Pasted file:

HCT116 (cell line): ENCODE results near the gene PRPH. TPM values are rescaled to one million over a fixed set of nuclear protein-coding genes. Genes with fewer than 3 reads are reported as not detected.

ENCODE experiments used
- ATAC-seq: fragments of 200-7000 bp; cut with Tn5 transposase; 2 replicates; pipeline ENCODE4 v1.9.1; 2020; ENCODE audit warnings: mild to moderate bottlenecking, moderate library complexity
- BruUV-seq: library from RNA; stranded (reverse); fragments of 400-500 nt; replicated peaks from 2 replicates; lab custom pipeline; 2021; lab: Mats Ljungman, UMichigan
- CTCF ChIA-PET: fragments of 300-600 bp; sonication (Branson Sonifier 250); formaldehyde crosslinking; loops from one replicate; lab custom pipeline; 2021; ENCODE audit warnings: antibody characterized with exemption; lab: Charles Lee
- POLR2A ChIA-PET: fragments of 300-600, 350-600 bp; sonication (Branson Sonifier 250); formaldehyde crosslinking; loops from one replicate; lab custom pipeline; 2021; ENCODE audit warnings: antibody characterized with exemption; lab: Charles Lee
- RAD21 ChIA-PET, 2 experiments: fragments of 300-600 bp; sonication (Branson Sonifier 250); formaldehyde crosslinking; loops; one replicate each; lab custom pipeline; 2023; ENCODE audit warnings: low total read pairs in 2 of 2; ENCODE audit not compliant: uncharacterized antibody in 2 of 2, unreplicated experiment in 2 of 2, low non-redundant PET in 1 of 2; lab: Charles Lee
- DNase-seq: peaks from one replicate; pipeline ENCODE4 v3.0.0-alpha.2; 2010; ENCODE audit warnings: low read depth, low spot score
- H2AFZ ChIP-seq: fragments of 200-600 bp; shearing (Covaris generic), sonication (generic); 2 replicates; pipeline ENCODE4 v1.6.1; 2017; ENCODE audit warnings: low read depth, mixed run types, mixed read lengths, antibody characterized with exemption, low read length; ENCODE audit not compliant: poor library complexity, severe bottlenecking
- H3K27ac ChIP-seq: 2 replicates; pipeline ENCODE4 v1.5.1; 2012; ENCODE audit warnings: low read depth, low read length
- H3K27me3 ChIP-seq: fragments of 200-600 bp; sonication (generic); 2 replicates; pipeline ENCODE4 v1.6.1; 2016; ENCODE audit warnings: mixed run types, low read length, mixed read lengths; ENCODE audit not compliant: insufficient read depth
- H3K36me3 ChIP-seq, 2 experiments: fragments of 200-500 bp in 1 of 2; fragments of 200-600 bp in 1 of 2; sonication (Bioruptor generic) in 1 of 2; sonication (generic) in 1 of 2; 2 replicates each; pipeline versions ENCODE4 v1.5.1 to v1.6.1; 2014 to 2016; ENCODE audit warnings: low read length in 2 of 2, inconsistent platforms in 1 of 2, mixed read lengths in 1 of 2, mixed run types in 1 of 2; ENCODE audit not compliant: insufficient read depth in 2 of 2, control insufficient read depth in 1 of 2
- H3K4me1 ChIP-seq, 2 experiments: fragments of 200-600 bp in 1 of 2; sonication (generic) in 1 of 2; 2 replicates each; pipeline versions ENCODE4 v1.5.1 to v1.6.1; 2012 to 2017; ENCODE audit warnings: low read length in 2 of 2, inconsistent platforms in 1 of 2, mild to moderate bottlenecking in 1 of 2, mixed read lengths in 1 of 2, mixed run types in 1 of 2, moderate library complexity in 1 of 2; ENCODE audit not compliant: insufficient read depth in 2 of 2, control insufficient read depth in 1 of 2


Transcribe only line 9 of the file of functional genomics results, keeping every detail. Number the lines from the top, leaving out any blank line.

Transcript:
- H2AFZ ChIP-seq: fragments of 200-600 bp; shearing (Covaris generic), sonication (generic); 2 replicates; pipeline ENCODE4 v1.6.1; 2017; ENCODE audit warnings: low read depth, mixed run types, mixed read lengths, antibody characterized with exemption, low read length; ENCODE audit not compliant: poor library complexity, severe bottlenecking